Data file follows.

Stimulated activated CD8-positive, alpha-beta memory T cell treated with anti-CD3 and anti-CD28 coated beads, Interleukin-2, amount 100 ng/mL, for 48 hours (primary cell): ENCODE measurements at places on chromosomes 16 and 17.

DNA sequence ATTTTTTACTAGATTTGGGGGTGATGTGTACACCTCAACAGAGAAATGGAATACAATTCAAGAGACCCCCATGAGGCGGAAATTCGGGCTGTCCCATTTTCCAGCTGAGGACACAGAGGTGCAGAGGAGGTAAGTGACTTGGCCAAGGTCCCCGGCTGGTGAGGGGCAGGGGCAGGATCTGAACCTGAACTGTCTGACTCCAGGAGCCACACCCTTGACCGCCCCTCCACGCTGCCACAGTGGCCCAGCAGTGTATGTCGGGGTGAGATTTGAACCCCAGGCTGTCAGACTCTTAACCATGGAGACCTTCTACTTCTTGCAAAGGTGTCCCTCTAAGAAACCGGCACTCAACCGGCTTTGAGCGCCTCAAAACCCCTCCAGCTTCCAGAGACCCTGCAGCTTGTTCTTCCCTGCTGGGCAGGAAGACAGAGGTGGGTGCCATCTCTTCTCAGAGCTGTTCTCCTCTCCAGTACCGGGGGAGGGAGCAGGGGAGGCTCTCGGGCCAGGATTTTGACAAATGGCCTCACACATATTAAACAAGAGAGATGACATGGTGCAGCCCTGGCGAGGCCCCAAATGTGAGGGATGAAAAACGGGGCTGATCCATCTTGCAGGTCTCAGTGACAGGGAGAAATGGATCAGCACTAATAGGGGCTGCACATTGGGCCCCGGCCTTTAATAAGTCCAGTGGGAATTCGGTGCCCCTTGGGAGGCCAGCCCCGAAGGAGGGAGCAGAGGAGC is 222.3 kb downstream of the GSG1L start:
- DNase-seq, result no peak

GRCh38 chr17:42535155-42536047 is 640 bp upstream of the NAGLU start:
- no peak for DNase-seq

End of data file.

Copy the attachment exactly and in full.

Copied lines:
Stimulated activated CD8-positive, alpha-beta memory T cell treated with anti-CD3 and anti-CD28 coated beads, Interleukin-2, amount 100 ng/mL, for 48 hours (primary cell): ENCODE measurements at places on chromosomes 16 and 17.

DNA sequence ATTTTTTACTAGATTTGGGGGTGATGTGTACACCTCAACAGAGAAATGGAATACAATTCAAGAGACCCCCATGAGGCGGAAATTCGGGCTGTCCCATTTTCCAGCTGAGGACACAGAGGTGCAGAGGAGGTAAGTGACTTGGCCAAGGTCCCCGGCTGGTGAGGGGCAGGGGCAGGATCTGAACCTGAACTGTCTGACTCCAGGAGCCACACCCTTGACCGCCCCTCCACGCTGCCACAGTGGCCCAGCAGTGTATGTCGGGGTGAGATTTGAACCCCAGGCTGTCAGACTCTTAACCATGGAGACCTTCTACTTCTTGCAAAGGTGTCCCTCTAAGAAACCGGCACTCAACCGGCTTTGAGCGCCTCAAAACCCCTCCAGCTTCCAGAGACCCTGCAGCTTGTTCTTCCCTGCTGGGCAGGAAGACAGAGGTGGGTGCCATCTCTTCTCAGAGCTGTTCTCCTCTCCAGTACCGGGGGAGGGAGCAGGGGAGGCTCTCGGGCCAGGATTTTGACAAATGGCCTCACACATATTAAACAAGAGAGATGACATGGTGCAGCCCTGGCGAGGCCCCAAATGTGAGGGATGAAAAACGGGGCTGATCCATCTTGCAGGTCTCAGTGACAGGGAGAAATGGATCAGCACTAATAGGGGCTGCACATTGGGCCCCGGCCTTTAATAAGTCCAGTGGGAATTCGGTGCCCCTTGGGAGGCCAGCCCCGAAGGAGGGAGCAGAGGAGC is 222.3 kb downstream of the GSG1L start:
- DNase-seq, result no peak

GRCh38 chr17:42535155-42536047 is 640 bp upstream of the NAGLU start:
- no peak for DNase-seq